How to Hire a High Sales Performer

BY Kathy Crosett
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Are you ready to hire a high sales performer? Maybe you’re asking around to see how other sales managers have been able to bring a high sales performer into their organization. Some of your counterparts may tell you they’ve simply been lucky. Years ago, hiring great people to work in any department involved an element of luck. You don’t have to roll the dice these days. You just need to use a good sales hiring intelligence platform.

The Candidate With Potential

The job market for good sales reps is tighter than many sales managers realize. Your organization may not be able to pay enough to lure an A‑level player from the competition. But you can do the next best thing. Prospect for and hire candidates with potential. I’m talking about a B‑level sales rep who is ready to take their career and your company to the next level. These individuals share specific characteristics which are highlighted in the results of the sales acumen and psychometric assessments you ask them to take.

The Right Sales Skills

We all know that the sale doesn’t count until the contract is signed. A high sales performer will possess the drive to convince prospects to agree to the proposal they made. And because prospects always have questions and bring up concerns at the last minute, your rep needs stellar problem-​solving skills. First, they must realize that objections from the prospect don’t mean the deal is lost. Objections serve as an opportunity for your reps to continue to educate the prospect about the value of the solution they’re proposing. Instead of shutting down, they’ll use their problem-​solving skills to ask questions and get to the bottom of what’s troubling the prospect. And then, they’ll position their response in a way that educates the prospect.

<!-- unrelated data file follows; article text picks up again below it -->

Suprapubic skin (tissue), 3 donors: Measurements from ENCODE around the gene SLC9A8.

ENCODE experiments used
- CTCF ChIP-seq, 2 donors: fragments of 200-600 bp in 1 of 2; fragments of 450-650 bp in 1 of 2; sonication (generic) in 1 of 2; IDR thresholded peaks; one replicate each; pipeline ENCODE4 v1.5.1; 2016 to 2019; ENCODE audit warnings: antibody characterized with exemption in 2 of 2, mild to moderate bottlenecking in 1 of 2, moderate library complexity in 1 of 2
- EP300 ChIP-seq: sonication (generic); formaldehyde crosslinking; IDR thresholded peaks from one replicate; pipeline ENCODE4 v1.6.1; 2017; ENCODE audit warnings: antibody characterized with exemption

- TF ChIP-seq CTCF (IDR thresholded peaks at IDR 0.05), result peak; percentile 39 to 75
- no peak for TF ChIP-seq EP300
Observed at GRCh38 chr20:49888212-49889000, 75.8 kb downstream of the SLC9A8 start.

Solid Work Tendencies

High sales performers share specific work tendencies. These individuals are naturally empathetic. When a prospect describes how their business has been disintermediated because of new technology, your rep will take notes. Their voice and their physical behavior will relay concern for and understanding of the prospect’s challenging business situation. They will take the necessary time to analyze how the solution they’re selling will work for the prospect.

And while these reps are efficient about getting a deal done, they won’t rush or pressure a prospect. Our research shows that 30% of SMB buyers are turned off by sales reps who repeatedly push them to make a purchase before they are ready.

A candidate who shows a high level of accountability is always worth a second look. That’s because reps who accept accountability are also the people who get the job done. They won’t point fingers or allow the sales process to stall because they don't leave the work for someone else to do.

Good Motivation

Many sales reps describing the profession as challenging and stressful. They are at the mercy of decision-​makers on one side and the need to make their bosses happy and meet quota on the other side. They often complain of having a poor work-​life balance.

A person who is motivated by the ability to earn money and to win deals can become your high performer. Reps who love to help others can be great performers, too, as long as they don’t have the tendency to give too much away during the course of negotiating the deal.

Your High Sales Performer

Finding a high sales performer isn’t easy. But you can improve your recruiting process by asking candidates to take a sales acumen and psychometric assessment. Then use the results of those assessments to find candidates with profiles that contain the characteristics of top-​level sales stars.